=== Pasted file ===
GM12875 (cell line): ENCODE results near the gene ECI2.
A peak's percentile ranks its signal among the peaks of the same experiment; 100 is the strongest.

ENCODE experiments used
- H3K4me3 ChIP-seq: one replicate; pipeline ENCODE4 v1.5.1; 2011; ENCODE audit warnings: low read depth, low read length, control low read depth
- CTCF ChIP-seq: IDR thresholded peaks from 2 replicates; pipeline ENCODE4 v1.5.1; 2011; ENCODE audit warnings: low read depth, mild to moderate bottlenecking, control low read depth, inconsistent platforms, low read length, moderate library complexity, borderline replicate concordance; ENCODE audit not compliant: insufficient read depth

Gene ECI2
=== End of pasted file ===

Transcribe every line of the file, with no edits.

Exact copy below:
GM12875 (cell line): ENCODE results near the gene ECI2.
A peak's percentile ranks its signal among the peaks of the same experiment; 100 is the strongest.

ENCODE experiments used
- H3K4me3 ChIP-seq: one replicate; pipeline ENCODE4 v1.5.1; 2011; ENCODE audit warnings: low read depth, low read length, control low read depth
- CTCF ChIP-seq: IDR thresholded peaks from 2 replicates; pipeline ENCODE4 v1.5.1; 2011; ENCODE audit warnings: low read depth, mild to moderate bottlenecking, control low read depth, inconsistent platforms, low read length, moderate library complexity, borderline replicate concordance; ENCODE audit not compliant: insufficient read depth

Gene ECI2